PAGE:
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Wednesday, July 18, 2007

Despite their best efforts: Round 2 of Charlie Weis’ malpractice lawsuit

The jury selection process began last Friday for the retrial of the medical malpractice suit brought by Notre Dame head coach Charlie Weis against two surgeons at a Harvard teaching hospital. Weis claims the two allowed him to bleed internally for 30 hours after the 2002 gastric bypass surgery, before performing a second operation to correct the complication. Weis nearly died while in a two-week coma and has a lingering limp with his right foot from the surgery.

The first hearing in February ended in a mistrial when a male juror collapsed during a medical expert’s testimony and the defendant doctors rushed to his aid, potentially influencing the other jurors and the outcome.

There are clear risks which patients should understand, according to bariatric surgeon Dr. John Romanelli. Bleeding, infection, leak from the stomach-intestine or intestine-intestine connection, ulcers in the stomach pouch, narrowing of the stomach-intestine connection, heart attack, pulmonary embolism, stroke, and longer-term vitamin and mineral deficiencies are all risks of the surgery. All of this needs to be explained to the patient in detail over a period of time where they can digest the information and ask questions about it, he said.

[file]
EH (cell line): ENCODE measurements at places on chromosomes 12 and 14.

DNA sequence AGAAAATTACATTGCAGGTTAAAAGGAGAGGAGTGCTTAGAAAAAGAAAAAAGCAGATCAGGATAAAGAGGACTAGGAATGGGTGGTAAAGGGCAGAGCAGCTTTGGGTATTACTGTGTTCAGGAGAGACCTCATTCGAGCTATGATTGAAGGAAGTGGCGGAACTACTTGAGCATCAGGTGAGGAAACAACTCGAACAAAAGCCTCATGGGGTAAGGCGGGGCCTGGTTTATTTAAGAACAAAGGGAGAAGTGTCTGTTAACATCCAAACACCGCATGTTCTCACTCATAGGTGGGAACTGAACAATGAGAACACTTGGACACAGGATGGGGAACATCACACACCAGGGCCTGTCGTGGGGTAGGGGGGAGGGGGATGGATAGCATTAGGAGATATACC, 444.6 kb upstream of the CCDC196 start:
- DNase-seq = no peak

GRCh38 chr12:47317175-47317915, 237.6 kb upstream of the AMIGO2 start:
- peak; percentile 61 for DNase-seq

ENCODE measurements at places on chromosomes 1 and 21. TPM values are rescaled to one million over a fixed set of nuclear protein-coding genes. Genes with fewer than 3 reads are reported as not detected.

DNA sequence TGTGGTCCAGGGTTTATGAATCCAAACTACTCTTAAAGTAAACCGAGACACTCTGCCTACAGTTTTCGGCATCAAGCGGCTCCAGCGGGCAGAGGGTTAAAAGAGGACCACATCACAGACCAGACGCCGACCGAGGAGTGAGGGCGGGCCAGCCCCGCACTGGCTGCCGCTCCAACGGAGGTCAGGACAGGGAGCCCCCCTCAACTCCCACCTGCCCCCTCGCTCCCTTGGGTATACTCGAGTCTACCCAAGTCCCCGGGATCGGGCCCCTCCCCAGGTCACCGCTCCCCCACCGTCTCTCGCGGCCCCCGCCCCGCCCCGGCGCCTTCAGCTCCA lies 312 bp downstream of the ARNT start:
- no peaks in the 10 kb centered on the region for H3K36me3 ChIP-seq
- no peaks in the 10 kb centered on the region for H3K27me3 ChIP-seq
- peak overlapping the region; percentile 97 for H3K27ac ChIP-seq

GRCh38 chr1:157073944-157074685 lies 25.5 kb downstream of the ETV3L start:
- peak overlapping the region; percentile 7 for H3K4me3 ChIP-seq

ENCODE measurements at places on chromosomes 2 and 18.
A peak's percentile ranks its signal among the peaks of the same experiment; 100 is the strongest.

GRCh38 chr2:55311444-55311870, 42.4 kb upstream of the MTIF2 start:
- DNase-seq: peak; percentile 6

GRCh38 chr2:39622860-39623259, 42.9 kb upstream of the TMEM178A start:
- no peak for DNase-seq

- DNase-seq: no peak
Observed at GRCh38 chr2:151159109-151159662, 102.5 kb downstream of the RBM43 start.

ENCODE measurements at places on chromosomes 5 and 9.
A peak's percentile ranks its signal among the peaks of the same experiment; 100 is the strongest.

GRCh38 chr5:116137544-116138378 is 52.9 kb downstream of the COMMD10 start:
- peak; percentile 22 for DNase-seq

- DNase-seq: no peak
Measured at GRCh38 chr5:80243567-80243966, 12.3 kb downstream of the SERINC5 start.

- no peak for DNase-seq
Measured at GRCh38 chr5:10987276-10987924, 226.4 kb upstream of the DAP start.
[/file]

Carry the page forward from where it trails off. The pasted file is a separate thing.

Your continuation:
It is particularly important to consider the complications because they happen so frequently – in 30% of patients, according to Dr. Romanelli. The survival rate for gastric bypass surgery is 98%; as much as 2% of patients die, according to an article in the Journal of the American Medical Association in October 2005.

Regular follow-up with the surgeon is important because some problems can occur years later. For example, “vitamins such as B12, folic acid, thiamine, and minerals such as calcium and iron can become deficient in gastric bypass patients, and levels must be checked regularly. Ulcers, which are most commonly found in patients who smoke, can happen years later. Hernias can occur – either in the abdominal wall or in between the intestinal loops," says Dr. Romanelli.

In general, patients whose weight is 100 pounds over their ideal body weight might qualify for this kind of surgery, he added.

"Without knowing the case [of Charlie Weis] directly, one concern I have is that he opted to bypass many of the routine preoperative evaluations because he had a tight time window of availability away from the Patriots, and I know this from the media reports from the trial. I wonder if this exacerbated the problems that developed.

Complications like this can and do happen, despite the best efforts of well-trained doctors."

Advice to those thinking of gastric bypass surgery: Fully consider the risks, benefits and alternatives.

Read Part 1 of the story, or read John Haynsworth’s source story.

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